Monday, June 04, 2007


but too much to do to be lazy.

My weekend so far has been full of diverse activities. I’m lovin’ it. I got an early start yesterday—beginning with a yummy, homemade pancake breakfast; and including everything thing from money transfers, photo developing, an embassy rummage sale, washing my whites—and I didn’t make it to (my own) bed (alone) until 4:30am! It was a fun night. The Uganda Cranes finally didn’t disappoint their fans and defeated the Nigerian football team, and last night was a night of celebration around Kampala. I was on Kampala Road when the supporters made their way back into town from Namboole on the back of boda-bodas tooting on their yellow plastic horns. The screech of whistles was on-going; traffic police didn’t stand a chance in the excitement. As much as I hate to admit it, I’ve inherited many of my fathers preferences and dislikes. As infectious as the enthusiasm of the revellers was, the crowd and commotion made me nervous. I was the proverbial long-tailed cat, and the party downtown was my room full of rocking chairs. I quickly made it to the restaurant where some of my friends were meeting for dinner.

I had planned an early night, and was making my way home at 12, but I was intercepted on Bandali Rise by two friends I had not seen in several weeks. Of course that means I climbed into the backseat of the car and was off to Kololo and several hours more of a good time. Despite all the noise and the crowds, I really enjoyed the next four hours. Surprisingly, some good conversations were had with a few drinks and some dancing.

Sunday morning: I got up when planned. 11:30. Feeling great. I really like a good breakfast, so I try to cook at least one big one on the weekends. It’s always better when there is someone to share it with. I plan to make a good pot of soup later today. Fingers are crossed for uninterrupted electricity.

Ukrainian Tractors.jpgI’ve taken advantage of the early afternoon to get into a new book: A Short History of Tractors in Ukranian. When I first saw it on the shelf at Aristoc, the name drew me to it. I opened the book and read the first paragraph: Two years after my mother died, my father fell in love with a glamorous blonde Ukranian divorcee. He was eighty-four and she was thirty-six. She exploded into our lives like a fluffy pink grenade… I was hooked. Who could say ‘no’ to a book that starts off like that? I just didn’t have the 24,500 shillings to buy the book that day, so I convinced a friend that it was a must-read. She bought it, and it’s been passed on to me.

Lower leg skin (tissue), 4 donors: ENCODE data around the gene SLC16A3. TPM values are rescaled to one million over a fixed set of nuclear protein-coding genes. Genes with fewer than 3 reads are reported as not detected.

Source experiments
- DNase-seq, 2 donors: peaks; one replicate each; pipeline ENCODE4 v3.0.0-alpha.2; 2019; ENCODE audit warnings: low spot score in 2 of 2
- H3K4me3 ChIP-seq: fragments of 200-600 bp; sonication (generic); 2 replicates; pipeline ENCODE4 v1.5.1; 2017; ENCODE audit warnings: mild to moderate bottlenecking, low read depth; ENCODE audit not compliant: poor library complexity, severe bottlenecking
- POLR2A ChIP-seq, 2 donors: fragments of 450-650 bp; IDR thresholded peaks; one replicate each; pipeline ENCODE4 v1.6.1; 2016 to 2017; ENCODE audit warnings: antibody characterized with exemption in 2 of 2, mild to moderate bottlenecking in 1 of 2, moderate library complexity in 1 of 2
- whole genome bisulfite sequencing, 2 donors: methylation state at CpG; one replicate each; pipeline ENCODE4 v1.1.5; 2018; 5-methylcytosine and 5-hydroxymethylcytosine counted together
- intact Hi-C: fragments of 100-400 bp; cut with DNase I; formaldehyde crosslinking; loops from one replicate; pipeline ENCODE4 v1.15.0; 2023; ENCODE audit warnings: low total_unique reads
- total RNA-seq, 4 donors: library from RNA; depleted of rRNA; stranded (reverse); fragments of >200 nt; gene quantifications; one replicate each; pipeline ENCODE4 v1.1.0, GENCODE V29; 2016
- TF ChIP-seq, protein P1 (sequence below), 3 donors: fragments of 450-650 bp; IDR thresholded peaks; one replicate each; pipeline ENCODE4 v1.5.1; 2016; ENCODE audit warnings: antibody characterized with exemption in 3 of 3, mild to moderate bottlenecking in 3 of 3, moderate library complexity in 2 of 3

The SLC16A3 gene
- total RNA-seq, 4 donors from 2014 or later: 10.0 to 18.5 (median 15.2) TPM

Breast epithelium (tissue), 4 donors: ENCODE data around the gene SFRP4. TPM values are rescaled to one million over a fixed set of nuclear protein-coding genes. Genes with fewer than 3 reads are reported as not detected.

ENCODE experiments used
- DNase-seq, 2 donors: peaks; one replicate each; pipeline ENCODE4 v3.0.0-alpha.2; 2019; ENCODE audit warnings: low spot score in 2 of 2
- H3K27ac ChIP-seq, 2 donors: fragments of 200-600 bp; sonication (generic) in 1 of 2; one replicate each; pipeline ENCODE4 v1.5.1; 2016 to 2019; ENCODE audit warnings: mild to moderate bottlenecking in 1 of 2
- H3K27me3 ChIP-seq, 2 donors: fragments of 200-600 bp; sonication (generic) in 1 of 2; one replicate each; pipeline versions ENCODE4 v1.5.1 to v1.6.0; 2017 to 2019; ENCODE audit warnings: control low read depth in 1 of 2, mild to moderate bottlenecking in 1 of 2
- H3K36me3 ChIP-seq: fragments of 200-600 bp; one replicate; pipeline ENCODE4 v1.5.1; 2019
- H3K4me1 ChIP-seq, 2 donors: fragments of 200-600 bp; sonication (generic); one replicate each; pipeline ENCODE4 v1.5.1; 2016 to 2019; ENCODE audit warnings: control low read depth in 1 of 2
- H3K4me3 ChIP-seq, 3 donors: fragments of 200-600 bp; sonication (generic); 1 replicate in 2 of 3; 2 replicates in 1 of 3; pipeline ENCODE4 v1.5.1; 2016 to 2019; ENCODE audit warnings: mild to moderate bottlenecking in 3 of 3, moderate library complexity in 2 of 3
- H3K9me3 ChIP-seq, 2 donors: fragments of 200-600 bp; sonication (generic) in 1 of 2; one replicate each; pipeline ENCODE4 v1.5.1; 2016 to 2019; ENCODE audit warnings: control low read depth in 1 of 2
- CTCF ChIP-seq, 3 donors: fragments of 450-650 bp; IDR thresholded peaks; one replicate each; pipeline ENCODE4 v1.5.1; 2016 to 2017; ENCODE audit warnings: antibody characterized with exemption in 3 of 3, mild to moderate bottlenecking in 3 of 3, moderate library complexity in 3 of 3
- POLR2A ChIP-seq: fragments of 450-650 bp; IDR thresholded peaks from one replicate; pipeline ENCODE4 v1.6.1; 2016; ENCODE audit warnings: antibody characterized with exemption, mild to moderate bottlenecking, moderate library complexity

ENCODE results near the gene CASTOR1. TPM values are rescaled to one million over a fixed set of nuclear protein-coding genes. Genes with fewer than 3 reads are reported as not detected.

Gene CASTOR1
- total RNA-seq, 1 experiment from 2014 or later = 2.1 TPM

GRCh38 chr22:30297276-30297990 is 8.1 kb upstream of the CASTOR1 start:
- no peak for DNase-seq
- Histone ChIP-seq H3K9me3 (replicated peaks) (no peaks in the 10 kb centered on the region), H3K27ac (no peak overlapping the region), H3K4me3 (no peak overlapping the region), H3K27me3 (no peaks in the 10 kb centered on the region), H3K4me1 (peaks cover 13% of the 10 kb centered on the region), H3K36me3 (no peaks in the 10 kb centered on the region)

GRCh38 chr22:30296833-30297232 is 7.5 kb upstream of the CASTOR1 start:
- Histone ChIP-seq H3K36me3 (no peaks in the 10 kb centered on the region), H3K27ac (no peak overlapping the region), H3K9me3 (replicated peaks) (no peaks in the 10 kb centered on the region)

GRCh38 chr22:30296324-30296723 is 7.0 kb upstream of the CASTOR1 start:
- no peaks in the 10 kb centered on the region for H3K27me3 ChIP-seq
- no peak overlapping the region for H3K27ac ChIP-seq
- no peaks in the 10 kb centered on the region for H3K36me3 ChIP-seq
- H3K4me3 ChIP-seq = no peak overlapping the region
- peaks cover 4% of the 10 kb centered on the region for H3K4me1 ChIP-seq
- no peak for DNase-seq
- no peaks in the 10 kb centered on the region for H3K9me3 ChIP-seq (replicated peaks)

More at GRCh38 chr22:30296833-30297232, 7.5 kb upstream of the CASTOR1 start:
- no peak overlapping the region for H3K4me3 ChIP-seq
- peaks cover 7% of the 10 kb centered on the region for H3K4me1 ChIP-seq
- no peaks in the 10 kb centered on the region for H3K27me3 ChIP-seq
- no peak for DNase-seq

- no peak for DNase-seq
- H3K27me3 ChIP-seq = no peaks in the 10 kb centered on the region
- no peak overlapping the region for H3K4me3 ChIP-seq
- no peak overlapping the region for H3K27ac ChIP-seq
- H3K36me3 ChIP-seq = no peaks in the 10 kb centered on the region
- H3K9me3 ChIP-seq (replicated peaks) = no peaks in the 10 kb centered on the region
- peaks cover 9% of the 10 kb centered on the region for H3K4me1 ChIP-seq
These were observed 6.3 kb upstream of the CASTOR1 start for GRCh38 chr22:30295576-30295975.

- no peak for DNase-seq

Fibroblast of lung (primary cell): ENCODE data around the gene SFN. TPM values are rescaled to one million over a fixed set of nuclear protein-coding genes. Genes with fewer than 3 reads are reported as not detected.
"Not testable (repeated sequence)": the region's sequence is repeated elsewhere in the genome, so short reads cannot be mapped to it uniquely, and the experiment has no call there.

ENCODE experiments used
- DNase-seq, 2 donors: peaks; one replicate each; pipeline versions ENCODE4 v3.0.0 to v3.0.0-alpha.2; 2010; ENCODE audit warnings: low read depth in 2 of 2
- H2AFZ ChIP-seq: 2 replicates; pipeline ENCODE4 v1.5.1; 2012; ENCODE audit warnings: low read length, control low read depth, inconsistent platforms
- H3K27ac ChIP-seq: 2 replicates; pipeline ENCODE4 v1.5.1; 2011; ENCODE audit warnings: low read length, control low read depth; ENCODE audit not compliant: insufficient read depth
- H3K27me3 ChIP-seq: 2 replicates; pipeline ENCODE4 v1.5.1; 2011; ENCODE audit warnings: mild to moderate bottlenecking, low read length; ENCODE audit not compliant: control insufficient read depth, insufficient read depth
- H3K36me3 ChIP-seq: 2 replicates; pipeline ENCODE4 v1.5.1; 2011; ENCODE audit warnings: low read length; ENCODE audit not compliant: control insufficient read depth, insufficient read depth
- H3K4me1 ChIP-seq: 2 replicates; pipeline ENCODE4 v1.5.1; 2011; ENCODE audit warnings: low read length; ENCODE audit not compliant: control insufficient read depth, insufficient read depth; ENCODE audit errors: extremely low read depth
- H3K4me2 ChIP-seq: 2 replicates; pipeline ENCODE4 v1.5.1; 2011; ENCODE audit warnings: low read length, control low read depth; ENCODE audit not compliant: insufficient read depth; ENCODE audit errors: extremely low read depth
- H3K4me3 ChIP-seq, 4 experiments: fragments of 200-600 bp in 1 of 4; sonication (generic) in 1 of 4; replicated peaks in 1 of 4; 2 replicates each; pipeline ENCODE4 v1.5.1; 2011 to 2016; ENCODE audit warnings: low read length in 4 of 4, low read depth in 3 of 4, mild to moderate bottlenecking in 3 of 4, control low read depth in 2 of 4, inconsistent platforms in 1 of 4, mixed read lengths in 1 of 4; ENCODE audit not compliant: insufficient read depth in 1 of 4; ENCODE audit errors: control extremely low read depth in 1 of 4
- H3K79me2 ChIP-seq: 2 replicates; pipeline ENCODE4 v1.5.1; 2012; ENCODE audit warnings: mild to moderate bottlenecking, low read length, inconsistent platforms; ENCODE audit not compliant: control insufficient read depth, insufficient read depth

I really have so much to do that I do not want to do. I’ve go reports to write for school. I have five more to do. They are due on Friday, but I want to break my habit of procrastination, so I want to get as many finished today as I can. You can tell how much I want to get them done. I’m making this post, using my brain juices, when I could be describing how well so and so’s understands and is able to apply the conept of fair test. I’ll never finish something I don’t begin.

I hand-washed two big towels today. I'm gonna be sporting two massive forearms if I keep this up. That should be the maximum amount of work anyone is allowed to do on a Sunday.


The 27th Comrade said...

You're fortunate enough to be able to curl with a book ... lucky you. And I'm angrily envious. And one that starts like that ...

Makes me think a start has to be jarring if a book is going to stand out of the multitudes on the shelves. Sidney Sheldon was good at those. Very good.

Darlkom said...

You have to check out Fareed's on the Ntinda Shopping Centre. I plug that place so much you could think I have shares in it or something. She sells her books at 5,000 a pop and she has some gems. She could be your pusher man. Happy Reading.